Orange Man Guilty of Selling Bogus Health Insurance : Courts: Henry Hay, 63, faces possible 30-year sentence for marketing plans that left thousands without coverage and almost $6 million in unpaid bills.


A 63-year-old Orange man has been convicted on six counts of mail fraud for marketing and administrating several group insurance plans that failed to cover almost $6 million in health claims, authorities said Wednesday.

A federal court jury in Santa Ana found Henry Hay guilty on Tuesday of offering bogus health plans through his company, California Development Maintenance Assn.

Hay convinced employers the plans were fully insured by a licensed California insurance company, when in fact the plans offered only partial insurance for claims over $50,000. Hay, who will be sentenced in November, faces a maximum sentence of 30 years in prison.

Assistant U.S. Attorney Alfredo Jarrin said Wednesday that Hay operated the scheme from 1987 to 1989, and because his company lacked the promised health insurance protection, one of his health plans went bankrupt in 1989, leaving thousands of employees without health insurance and almost $6 million in unpaid health claims.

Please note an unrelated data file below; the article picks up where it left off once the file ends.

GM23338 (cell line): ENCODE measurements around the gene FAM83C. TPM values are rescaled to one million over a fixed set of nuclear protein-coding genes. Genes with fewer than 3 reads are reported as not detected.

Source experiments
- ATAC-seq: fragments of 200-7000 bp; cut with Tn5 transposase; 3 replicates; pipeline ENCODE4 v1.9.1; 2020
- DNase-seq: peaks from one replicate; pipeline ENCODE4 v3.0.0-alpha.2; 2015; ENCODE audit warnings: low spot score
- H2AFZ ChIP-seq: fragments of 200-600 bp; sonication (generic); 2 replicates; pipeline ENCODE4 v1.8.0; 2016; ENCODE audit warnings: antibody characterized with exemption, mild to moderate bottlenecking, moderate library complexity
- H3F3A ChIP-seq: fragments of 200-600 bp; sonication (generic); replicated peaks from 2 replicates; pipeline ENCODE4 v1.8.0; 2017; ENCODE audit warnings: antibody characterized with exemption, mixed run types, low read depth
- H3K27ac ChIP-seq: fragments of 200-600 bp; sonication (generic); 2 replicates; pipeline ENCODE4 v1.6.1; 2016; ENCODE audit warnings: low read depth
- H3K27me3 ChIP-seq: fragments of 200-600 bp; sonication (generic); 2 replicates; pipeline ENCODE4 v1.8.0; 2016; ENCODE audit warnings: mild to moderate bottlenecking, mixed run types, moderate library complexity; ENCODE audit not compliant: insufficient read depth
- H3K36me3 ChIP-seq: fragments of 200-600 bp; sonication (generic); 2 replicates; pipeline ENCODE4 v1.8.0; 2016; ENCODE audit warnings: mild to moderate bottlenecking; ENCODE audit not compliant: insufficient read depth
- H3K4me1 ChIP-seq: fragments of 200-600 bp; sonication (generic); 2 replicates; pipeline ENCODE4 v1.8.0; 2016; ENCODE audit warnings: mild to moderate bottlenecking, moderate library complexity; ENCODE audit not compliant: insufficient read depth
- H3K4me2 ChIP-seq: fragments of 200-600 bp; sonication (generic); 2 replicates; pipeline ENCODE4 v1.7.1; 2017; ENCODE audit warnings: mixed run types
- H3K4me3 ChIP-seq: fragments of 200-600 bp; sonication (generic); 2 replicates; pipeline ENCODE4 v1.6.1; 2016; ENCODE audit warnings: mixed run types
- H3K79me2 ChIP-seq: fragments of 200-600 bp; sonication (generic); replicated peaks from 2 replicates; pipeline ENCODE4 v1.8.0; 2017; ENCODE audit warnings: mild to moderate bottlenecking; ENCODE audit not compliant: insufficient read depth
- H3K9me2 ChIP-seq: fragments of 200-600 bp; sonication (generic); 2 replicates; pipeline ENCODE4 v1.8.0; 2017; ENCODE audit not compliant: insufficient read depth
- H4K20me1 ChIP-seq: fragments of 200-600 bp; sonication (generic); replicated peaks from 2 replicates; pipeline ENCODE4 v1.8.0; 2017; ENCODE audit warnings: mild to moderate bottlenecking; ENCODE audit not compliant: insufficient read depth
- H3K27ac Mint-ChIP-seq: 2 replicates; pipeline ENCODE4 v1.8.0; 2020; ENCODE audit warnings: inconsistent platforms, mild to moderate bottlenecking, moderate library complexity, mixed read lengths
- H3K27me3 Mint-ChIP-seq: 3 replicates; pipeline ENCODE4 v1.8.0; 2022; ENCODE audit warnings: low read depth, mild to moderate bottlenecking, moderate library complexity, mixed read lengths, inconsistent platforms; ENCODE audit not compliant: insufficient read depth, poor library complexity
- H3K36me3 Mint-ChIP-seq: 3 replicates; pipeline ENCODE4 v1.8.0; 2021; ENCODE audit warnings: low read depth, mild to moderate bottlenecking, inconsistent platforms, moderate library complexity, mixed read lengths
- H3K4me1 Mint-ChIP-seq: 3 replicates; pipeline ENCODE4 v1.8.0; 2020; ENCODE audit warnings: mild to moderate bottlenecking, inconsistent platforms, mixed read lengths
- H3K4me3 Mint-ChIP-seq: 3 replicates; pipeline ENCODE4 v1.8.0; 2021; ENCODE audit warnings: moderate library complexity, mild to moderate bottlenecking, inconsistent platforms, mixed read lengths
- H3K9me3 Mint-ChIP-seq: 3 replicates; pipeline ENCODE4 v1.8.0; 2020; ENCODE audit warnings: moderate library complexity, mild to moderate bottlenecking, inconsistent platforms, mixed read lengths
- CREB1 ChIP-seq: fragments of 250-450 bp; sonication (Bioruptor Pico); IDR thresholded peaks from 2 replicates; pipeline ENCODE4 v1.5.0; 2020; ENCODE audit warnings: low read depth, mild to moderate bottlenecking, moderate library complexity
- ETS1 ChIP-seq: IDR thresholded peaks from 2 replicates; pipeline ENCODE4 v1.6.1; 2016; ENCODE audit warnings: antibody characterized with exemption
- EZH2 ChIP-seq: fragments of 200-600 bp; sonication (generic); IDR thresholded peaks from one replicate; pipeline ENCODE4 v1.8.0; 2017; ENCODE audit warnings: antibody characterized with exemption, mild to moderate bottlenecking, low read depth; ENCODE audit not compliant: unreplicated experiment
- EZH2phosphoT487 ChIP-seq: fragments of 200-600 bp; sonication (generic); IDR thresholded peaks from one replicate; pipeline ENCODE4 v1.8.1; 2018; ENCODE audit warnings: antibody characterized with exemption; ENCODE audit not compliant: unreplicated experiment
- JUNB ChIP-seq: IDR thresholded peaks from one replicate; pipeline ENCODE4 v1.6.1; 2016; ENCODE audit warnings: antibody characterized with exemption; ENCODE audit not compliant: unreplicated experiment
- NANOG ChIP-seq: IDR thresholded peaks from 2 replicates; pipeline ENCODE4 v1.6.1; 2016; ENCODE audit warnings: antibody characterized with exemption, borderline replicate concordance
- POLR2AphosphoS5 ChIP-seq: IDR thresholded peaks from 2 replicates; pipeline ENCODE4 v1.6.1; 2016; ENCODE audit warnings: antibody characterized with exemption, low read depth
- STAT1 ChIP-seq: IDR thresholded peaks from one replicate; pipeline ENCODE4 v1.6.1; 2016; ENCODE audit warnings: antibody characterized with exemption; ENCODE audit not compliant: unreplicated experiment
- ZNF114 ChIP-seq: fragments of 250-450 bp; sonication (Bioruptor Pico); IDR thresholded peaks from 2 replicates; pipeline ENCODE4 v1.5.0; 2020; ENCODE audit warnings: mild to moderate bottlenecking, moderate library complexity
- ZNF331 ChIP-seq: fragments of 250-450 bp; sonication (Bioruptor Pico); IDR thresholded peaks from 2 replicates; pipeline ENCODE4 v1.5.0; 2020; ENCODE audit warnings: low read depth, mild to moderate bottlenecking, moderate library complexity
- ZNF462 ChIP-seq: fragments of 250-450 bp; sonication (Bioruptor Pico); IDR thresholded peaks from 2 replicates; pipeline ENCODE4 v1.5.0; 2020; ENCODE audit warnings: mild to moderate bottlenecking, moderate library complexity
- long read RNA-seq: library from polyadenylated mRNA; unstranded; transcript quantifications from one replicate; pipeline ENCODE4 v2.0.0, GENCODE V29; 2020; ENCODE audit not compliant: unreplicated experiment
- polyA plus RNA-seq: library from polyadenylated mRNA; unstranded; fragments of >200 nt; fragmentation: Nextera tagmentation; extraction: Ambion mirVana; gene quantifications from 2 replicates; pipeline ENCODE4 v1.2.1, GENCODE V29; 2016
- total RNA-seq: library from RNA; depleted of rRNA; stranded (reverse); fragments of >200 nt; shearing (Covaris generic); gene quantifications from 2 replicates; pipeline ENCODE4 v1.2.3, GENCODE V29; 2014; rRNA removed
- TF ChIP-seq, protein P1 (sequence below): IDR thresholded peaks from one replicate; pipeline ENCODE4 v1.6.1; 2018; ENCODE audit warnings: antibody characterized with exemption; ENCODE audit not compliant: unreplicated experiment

“In some cases, the employer made good on the claims. In other cases, the claims have just gone unpaid,” Jarrin said. “Some people had to take second mortgages out on their homes and declare personal bankruptcy because of the big financial bills they were hit with. Others had to have their rehab treatment suspended.”

According to Jarrin, Hay concealed his scheme from state insurance regulators and paid more than $45,000 in kickbacks to two insurance company representatives, John Detora, formerly of Landmark Insurance Co. of Boston, and Joseph Bartholomew of the defunct California Benefit Life Insurance Co. of Newport Beach.

Detora, who in 1993 was convicted of illegally receiving gratuities in relation to Hay’s health plans, testified at Hay’s trial under a cooperation agreement with prosecutors. Detora has not been sentenced.

Bartholomew, who was charged with one count of aiding and abetting Hay’s mail fraud, was tried along with Hay, but the jury could not reach a verdict so the court declared a mistrial.